Professor of theology and apologetics, Michael Horton, writes in a post at Westminster Seminary, CA’s, website:
One subject that brings even fundamentalists and liberals together is the criticism of systematic theology. For instance, many of us were reared to suspect that if someone clearly embraced some particular system (e.g., Calvinist, Arminian, or Lutheran), then that would probably lead to the suppression of biblical teaching wherever specific passages didn’t easily fit into a nice, neat doctrinal package. Others reared in more liberal circles heard the traditional systems ridiculed for their alleged dogmatism and parochialism-for their arrogance in thinking that the Bible actually was true, much less clear enough to have what one could seriously call a “system of doctrine.” How presumptuous for an ecclesiastical group to say, in the words of the Presbyterian form of subscription, that the Westminster Confession and Catechisms “contain the system of doctrine taught in Holy Scripture”!
These criticisms rightly warn against specific dangers. First, we should have a healthy fear of ignoring some Scriptures in the interest of maintaining our “system.” During every great shift in Christian theology-take the Reformation, for instance-it is always possible to treat the existing system as unalterable. But for we who are heirs to the Reformation, this would be ironic, since the reformers were rightly critical of the notions of an unerring magisterium and irreformable dogmas. In fact, the Reformation occurred because some biblical passages came knocking on the door of the church; and division resulted largely because the late medieval church simply refused to rethink its interpretation of Scripture in the light of clear exegesis. Never mind that dikaioo (Greek: “to declare righteous”) did not mean the same thing as iustificare (Latin: “to make righteous”) or that metanoia (Greek: “repent”) did not mean poenitentium agite (Latin: “do penance”). Late medieval Catholicism was not willing to be altered in the light of careful exegesis. We, as evangelical Protestants, should resolve never to make the same mistake in the way we appeal to our traditions and their confessional teachings.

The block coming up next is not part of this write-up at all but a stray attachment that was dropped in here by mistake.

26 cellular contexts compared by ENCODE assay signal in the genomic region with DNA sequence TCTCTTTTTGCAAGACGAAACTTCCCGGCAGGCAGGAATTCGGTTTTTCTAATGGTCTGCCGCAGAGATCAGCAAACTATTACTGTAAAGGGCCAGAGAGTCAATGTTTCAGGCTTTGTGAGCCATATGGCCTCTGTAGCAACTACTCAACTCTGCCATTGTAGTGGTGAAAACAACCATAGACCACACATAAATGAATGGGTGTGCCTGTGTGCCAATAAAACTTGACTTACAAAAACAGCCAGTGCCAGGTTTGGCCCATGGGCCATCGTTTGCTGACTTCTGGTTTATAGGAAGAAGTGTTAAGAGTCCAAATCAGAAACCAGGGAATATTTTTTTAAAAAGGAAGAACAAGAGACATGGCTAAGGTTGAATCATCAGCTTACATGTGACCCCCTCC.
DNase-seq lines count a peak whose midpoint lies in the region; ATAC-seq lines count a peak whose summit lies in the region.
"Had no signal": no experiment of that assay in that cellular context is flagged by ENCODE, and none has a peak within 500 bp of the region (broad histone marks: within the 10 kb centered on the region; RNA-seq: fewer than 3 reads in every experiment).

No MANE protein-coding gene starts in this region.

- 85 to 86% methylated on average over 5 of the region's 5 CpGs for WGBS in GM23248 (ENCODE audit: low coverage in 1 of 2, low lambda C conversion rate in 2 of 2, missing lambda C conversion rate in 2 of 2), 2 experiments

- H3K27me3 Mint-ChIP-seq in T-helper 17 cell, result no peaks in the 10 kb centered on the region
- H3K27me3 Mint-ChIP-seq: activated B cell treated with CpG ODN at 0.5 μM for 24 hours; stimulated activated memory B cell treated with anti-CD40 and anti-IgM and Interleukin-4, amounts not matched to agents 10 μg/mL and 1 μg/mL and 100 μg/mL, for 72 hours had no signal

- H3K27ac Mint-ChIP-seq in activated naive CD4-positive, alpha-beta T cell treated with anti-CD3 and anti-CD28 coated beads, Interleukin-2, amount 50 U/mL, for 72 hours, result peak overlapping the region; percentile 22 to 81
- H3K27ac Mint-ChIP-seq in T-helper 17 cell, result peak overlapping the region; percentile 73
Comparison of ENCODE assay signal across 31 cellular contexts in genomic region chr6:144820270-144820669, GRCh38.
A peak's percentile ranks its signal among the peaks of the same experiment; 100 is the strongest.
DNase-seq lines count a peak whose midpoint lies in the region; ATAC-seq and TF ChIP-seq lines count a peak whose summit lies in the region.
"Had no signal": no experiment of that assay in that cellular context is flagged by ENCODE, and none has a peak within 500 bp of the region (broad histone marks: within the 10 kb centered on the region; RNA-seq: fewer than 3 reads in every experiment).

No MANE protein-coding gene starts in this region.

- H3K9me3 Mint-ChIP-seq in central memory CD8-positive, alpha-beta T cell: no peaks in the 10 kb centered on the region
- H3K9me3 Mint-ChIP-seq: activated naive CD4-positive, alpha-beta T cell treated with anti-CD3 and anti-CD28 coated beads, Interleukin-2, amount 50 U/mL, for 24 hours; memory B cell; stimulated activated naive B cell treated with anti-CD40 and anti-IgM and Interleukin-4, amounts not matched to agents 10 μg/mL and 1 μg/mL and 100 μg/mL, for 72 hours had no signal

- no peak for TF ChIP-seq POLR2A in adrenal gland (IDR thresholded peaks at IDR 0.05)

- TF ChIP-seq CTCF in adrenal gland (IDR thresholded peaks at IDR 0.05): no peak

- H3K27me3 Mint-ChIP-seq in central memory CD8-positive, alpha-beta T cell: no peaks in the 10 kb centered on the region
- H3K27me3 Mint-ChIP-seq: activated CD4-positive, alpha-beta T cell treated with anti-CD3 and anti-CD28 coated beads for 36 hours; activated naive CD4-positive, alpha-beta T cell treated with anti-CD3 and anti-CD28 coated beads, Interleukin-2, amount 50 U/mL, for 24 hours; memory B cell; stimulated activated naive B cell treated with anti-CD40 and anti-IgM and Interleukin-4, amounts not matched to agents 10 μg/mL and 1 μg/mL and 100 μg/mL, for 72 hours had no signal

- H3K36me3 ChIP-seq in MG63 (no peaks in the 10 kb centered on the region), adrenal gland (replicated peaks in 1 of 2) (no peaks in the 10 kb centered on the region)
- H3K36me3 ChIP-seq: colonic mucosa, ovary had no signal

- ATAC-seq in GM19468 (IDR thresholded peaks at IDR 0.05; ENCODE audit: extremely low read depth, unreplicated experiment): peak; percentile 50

Second, it is true that the Bible is not itself a systematic theology. It is a diverse collection of writings having both God and specific human beings as its authors. Scripture is God’s inerrant Word but not a mere handbook of doctrine and morals. As Princeton theologian Charles Hodge wrote, “The Bible is no more a system of theology than nature is a system of chemistry or of mechanics” (Introduction to Systematic Theology, 1872). The Bible is not organized according to loci, or “topics.” It is, rather, a collection of narratives, poetry, law, wisdom, and apocalyptic literature. Even its straightforward doctrinal statements are lodged in historical gospels and epistles where a practical intent-reconciling sinners to God in Christ by the Spirit, and leading them in faithful response-dominates.
Even while recognizing Paul’s writings as Scripture, Peter writes, “There are some things in them hard to understand, which the ignorant and unstable twist to their own destruction, as they do the other scriptures” (2 Pet. 3:16). Although he attributes these errors to their own ignorance and instability, Peter is acknowledging the point elaborated by the Westminster Confession: “All things in Scripture are not equally plain in themselves, nor equally clear to all: yet those things which are necessary to be known, believed, and observed for salvation are so clearly propounded and opened in some portion of Scripture or other, that not only the learned, but the unlearned, in a due use of the ordinary means, may attain unto a sufficient understanding of them” (Chapter 1, Section VII).